Lydia Wamalwa is a molecular plant scientist with the International Potato Center (CIP) whose research in Kenya is hosted at the BecA-ILRI Hub in Nairobi. Lydia and her colleagues at CIP are working to develop sweetpotatoes that will fight off the sweetpotato weevil without using pesticides.
The sweetpotato is an important food crop in developing countries which account for 95% of the over 105 million metric tons produced each year globally. Its ability to grow in marginal conditions and with little labor and inputs, makes the sweetpotato a source of resilience in food and nutritional security to smallholder farmers. Not only is sweetpotato nutritious to humans (contains vitamin A, B, C and E) but it also provides inexpensive, high-protein fodder for animals.
Unfortunately production of this highly adaptable food crop faces a major threat from the sweetpotato weevil, which often causes losses of 60% – 100% during periods of drought. In this two and a half minute video, Lydia Wamalwa talks about the ongoing research to develop sweet potato resistance to sweetpotato weevil which is supported by the World Bank.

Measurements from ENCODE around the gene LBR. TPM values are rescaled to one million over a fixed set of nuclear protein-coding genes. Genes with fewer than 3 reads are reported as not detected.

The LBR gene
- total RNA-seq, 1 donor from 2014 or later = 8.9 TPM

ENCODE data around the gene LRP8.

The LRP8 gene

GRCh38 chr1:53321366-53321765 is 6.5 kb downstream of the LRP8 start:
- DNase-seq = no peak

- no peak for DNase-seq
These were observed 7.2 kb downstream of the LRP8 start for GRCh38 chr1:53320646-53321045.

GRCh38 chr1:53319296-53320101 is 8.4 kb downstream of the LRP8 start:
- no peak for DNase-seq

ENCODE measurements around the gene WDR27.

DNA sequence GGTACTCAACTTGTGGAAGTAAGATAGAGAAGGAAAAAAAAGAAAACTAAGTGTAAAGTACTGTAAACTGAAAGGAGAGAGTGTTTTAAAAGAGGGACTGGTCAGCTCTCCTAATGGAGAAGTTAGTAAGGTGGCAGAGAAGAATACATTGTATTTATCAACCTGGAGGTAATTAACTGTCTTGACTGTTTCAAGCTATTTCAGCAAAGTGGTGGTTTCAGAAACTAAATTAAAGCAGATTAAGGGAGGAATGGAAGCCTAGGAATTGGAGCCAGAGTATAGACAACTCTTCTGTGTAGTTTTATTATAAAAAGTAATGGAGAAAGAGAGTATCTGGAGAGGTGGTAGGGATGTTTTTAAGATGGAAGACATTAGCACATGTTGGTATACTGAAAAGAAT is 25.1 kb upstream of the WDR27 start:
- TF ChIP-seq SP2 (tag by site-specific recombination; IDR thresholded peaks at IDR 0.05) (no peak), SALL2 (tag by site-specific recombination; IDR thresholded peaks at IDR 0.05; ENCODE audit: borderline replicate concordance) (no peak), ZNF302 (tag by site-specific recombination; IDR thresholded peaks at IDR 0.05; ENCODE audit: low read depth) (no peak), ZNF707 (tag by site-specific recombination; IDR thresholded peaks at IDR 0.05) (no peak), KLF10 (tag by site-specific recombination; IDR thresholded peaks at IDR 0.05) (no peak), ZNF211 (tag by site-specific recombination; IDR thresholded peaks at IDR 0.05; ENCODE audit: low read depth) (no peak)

The International Potato Center is among the hosted members of the CGIAR consortium which contribute valued crop biosciences capacity to the BecA-ILRI Hub. Other members of the CGIAR consortium whose research is hosted at the BecA-ILRI Hub include International Institute of Tropical Agriculture (IITA) and the International Rice Research Institute (IRRI).
For more information on sweetpotato research, visit the CIP website page – Sweetpotato in sub-Saharan Africa.
About the CGIAR
CGIAR is a global agriculture research partnership for a food-secure future. Its science is carried out by the 15 research centres that are members of the CGIAR Consortium in collaboration with hundreds of partner organizations.